Living for the Children: immigrant Korean mothers' re-creation of family after marital dissolution

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Living for the Children: immigrant Korean mothers' re-creation of family after marital dissolution

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Title: Living for the Children: immigrant Korean mothers' re-creation of family after marital dissolution
Author: Oh, Seieun
Abstract: This study was a grounded theory research aimed at generating a substantive theory that accounts for the explanatory social processes in which immigrant Korean single-mother families were engaged in the United States. In-depth interviews were conducted with 15 immigrant Korean single mothers who were living with children under 18 years of age at the time of the interviews. A total of 21 transcripts of interviews provided data for analysis. Data collection guided by theoretical sampling and concurrent constant comparative analysis of the transcribed data and memos was conducted to identify the core social process. The emerged core social process in which immigrant Korean single mothers were engaged was "living for the children," which represented the driving process by which these women made transition to their new lives as single-mother families. The major task throughout the entire transition was re-creating their families. The women's transition involved practical and psychological transitions, each of which involved stages; each stage involved major tasks and processes through which they were trying to achieve these major tasks. The practical transition involved three stages: assuring family survival, struggling between the father role and the mother role, and doing my best as a mother. The psychological transition involved two parallel transitions: becoming strong and settling in with a new supportive network. Fighting with myself and letting things out were processes that functioned between stages and across transitions that resulted in mothers redirecting themselves toward positive thinking and releasing emotional and psychological burdens. Programs and services to assist these women and their families should consider multiple aspects of their transition processes to effectively help them make transitions; this assistance should be synchronized to the context within which these women were embedded, including their stages in each practical and psychological transition; links between these women and established resources should be established; and collaborative awareness programs and community resources should be designed, modified and implemented to create an empowering environment for these strong but socially vulnerable women and families.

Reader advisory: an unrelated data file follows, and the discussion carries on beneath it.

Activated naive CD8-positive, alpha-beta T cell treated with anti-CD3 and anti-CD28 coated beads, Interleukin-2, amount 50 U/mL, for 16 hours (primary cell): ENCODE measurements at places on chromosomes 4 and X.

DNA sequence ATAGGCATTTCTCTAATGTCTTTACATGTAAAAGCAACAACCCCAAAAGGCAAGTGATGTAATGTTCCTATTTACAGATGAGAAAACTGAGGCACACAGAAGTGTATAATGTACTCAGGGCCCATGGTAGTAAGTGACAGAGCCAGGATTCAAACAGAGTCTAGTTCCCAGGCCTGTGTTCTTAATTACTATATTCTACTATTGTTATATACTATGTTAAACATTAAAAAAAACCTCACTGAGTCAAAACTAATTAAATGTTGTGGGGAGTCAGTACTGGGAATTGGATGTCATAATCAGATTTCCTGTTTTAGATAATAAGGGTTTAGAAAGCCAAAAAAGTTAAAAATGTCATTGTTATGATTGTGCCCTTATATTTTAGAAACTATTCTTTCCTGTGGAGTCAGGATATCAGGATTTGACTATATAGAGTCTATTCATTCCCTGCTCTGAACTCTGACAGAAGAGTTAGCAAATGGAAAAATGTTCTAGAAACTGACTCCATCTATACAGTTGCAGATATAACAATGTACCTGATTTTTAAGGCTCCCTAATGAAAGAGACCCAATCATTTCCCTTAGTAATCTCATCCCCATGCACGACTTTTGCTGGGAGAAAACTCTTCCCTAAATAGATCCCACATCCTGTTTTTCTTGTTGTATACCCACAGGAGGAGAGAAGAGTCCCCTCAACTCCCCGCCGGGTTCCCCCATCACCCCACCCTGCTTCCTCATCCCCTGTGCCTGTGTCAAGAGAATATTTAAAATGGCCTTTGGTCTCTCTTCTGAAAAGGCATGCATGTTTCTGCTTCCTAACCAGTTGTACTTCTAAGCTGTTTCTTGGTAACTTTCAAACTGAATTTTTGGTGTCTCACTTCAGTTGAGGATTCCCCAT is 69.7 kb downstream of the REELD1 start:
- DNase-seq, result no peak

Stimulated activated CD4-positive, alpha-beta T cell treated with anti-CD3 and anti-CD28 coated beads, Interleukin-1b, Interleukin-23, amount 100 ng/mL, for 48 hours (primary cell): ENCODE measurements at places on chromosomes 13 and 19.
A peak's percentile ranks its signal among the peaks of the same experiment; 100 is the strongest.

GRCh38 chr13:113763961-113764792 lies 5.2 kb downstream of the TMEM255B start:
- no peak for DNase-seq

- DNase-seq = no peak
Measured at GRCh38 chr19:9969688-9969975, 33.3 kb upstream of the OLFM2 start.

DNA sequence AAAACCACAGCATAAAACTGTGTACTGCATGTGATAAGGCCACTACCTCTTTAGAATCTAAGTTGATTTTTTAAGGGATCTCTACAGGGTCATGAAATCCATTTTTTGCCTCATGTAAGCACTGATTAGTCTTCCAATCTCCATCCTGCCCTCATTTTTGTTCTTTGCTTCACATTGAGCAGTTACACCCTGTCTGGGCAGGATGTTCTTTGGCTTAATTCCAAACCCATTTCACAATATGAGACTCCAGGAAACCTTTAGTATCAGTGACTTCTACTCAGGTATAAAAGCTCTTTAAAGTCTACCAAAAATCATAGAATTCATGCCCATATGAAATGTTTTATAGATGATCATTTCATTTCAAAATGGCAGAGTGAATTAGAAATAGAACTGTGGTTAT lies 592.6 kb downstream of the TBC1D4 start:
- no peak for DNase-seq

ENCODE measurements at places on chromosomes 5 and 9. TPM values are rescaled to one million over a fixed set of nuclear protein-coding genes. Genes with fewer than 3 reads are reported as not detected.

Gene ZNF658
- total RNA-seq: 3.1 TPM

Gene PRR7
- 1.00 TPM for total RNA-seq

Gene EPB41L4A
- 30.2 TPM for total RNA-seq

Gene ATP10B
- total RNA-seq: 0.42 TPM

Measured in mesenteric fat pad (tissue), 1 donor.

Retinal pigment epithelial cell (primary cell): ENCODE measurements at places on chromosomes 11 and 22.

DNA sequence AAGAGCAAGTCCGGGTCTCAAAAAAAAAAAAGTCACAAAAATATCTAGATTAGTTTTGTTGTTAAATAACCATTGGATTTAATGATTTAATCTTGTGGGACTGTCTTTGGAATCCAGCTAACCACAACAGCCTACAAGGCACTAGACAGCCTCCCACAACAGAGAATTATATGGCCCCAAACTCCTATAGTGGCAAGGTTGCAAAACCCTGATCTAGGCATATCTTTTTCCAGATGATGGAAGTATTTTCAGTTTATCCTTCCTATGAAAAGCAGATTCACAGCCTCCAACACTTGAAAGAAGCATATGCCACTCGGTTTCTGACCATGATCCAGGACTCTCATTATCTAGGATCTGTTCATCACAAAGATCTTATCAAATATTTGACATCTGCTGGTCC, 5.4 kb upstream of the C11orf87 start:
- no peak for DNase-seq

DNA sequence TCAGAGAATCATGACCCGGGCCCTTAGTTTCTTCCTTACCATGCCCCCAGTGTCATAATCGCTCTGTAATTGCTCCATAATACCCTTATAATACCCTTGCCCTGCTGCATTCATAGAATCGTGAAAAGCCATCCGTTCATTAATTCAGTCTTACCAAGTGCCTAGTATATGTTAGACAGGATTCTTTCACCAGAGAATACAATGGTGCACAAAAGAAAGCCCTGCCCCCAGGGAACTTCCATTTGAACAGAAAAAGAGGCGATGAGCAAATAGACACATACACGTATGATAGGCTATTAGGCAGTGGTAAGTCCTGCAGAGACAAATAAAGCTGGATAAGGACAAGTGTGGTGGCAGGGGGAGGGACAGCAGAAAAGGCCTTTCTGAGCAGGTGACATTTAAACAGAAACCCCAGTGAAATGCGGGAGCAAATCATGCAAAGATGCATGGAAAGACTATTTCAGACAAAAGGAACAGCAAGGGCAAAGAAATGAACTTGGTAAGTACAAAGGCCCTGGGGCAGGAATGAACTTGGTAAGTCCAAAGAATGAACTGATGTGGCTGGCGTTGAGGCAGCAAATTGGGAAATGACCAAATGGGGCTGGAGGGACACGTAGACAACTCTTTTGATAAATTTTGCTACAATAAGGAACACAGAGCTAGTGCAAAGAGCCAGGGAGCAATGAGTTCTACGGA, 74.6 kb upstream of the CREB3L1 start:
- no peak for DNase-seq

Description: Thesis (Ph.D.)--University of Washington, 2012
Author requested restriction: No embargo

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